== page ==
Letter from Elisabeth MacNamara, LWVUS President
January 2012

Dear League Leader:

If the first three weeks are any indication, 2012 is going to be even more interesting and opportunity-filled for the League than we imagined. In some cases, the League has already been in the spotlight in ways that we could not have anticipated.

Last week, the President released an ad in several states touting his own record on ethics and the environment. In that ad, he quoted several sources, including a joint press statement sent in April of 2009 by the League, Common Cause and other good government groups commending the then new Administration's ethics policies. Use of the statement was not authorized by the League. The ad, but not the League, has been criticized in the media. State presidents were alerted to the ad last Friday.

In addition, as you know, the environmental community, including the League, engaged in issue advertising throughout 2011. This work focused on protecting the Clean Air Act and the EPA by highlighting votes in Congress. This week, Sen. Scott Brown, now a candidate for re-election to the Senate from Massachusetts, and Elizabeth Warren, a possible Democratic opponent, entered into an agreement designed to ban independent advertising in that race. So far, the only independent ads have been from the right and aimed at Warren. To balance their stories, several news outlets (Time, NY Times) mentioned the League of Women Voters and the League of Conservation Voters as independent groups aiming attacks at Scott Brown. Several of the stories were inaccurate and those reporters have been contacted. Every news outlet that contacted the LWVUS for comment on the agreement received a response that corrected the timeline and the notion that the League has any interest in the current Massachusetts Senate race.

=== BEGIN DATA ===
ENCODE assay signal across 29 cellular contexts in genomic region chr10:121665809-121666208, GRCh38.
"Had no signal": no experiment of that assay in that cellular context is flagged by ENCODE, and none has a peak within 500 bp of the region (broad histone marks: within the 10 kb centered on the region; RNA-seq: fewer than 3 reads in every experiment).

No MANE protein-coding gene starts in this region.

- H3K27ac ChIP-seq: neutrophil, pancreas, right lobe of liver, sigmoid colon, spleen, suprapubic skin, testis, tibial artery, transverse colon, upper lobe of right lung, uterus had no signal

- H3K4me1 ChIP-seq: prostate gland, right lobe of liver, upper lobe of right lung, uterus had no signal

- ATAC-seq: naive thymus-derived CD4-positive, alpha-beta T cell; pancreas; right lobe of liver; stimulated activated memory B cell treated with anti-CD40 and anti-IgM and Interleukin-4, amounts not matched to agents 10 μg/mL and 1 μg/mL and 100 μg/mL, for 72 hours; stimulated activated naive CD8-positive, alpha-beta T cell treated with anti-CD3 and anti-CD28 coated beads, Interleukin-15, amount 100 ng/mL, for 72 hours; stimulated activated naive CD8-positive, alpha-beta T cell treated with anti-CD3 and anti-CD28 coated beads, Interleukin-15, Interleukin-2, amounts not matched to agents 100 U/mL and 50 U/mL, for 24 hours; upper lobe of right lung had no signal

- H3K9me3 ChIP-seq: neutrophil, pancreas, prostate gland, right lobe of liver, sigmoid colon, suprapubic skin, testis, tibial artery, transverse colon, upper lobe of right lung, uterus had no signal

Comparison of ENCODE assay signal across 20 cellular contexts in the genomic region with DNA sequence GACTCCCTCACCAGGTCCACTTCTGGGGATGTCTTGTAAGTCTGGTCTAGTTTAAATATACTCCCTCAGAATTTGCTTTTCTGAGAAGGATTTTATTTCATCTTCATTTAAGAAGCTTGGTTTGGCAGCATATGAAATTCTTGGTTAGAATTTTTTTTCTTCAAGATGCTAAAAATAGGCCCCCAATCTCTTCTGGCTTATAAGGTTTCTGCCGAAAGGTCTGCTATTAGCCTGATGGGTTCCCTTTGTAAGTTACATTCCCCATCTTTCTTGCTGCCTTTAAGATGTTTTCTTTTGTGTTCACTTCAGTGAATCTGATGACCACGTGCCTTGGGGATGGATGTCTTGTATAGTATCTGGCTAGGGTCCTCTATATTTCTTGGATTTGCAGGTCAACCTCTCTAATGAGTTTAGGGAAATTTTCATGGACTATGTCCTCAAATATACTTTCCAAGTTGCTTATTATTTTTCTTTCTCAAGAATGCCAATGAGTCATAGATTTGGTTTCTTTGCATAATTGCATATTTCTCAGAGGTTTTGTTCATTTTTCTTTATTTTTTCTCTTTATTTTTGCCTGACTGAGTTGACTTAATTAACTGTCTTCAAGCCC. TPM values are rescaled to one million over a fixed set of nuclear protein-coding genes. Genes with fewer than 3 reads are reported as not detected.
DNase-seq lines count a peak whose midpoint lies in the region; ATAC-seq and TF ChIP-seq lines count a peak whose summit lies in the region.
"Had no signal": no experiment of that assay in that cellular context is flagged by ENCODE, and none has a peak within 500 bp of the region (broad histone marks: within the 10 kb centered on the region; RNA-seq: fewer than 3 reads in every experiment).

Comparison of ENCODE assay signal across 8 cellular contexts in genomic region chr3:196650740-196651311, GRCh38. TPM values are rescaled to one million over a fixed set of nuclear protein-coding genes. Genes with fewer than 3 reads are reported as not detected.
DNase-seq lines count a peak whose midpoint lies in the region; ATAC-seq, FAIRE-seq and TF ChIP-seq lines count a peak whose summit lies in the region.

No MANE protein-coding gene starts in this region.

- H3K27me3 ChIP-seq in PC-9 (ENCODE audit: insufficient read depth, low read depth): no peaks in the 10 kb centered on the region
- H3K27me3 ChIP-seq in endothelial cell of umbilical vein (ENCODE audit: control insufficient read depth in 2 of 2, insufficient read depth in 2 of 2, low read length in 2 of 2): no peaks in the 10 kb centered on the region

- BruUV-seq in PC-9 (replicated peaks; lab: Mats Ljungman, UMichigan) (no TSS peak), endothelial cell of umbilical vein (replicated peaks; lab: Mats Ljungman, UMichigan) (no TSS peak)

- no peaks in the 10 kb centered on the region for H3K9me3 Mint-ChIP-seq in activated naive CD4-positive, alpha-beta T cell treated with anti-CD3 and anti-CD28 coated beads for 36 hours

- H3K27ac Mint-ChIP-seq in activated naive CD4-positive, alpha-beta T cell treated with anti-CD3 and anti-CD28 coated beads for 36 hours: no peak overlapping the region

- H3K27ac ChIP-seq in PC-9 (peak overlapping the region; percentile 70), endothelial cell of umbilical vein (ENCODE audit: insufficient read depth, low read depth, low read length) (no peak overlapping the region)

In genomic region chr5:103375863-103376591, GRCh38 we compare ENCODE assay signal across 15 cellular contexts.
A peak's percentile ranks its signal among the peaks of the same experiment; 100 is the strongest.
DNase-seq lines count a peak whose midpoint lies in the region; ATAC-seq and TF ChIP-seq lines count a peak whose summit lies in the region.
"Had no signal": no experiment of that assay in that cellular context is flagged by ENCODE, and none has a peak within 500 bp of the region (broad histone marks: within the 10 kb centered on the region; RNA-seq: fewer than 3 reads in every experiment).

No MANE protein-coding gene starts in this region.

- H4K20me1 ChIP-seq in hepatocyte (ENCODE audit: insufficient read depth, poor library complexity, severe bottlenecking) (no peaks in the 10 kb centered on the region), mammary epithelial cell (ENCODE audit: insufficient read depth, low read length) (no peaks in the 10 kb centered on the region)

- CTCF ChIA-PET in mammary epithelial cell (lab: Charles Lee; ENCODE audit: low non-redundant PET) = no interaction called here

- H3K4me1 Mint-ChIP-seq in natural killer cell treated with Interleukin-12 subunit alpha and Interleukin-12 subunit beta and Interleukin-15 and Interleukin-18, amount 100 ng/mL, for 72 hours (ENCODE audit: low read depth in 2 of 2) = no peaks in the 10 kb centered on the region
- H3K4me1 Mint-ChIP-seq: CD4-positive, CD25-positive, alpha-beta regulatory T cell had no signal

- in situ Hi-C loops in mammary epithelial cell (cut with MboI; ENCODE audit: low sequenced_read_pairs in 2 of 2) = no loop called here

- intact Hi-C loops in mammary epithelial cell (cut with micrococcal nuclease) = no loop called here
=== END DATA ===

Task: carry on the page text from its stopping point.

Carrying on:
Taken objectively, there are many positive aspects to the recent spate of visibility. The League voice matters, and candidates, elected officials and reporters think our opinions are newsworthy. The League has a long and proud history of speaking to our elected officials about issues that matter to us. In this political environment, we must be prepared to have our words, positive and negative, used by politicians and the media for purposes that we never intended. We can take two approaches to this new environment. We can stop speaking out on issues and make sure that candidates have no new fodder for their campaigns or we can honor our traditions and celebrate the visibility and effectiveness that controversy brings.

Our research shows that taking stands and speaking out on issues is positive for the League and keeps us in the public eye in a manner that reinforces our role as a source of information and an advocate for voters. That research also suggests that we should appreciate this kind of visibility. The Obama ad refers to us as an ‘independent government watchdog group,’ and the clear inference is that we have enough credibility and name recognition for the president to think that our opinion matters and should be shared. Politics is not for the fainthearted, but we know our hearts are strong and our message matters.

To clarify our position, we have added some language in several places on our website stating clearly that the “League of Women Voters never supports or opposes candidates for office, or political parties, and any use of the League of Women Voters name in campaign advertising or literature has not been authorized by the League.” We encourage you to add similar language to your websites in this important election year.

Speaking Out in League,

Elisabeth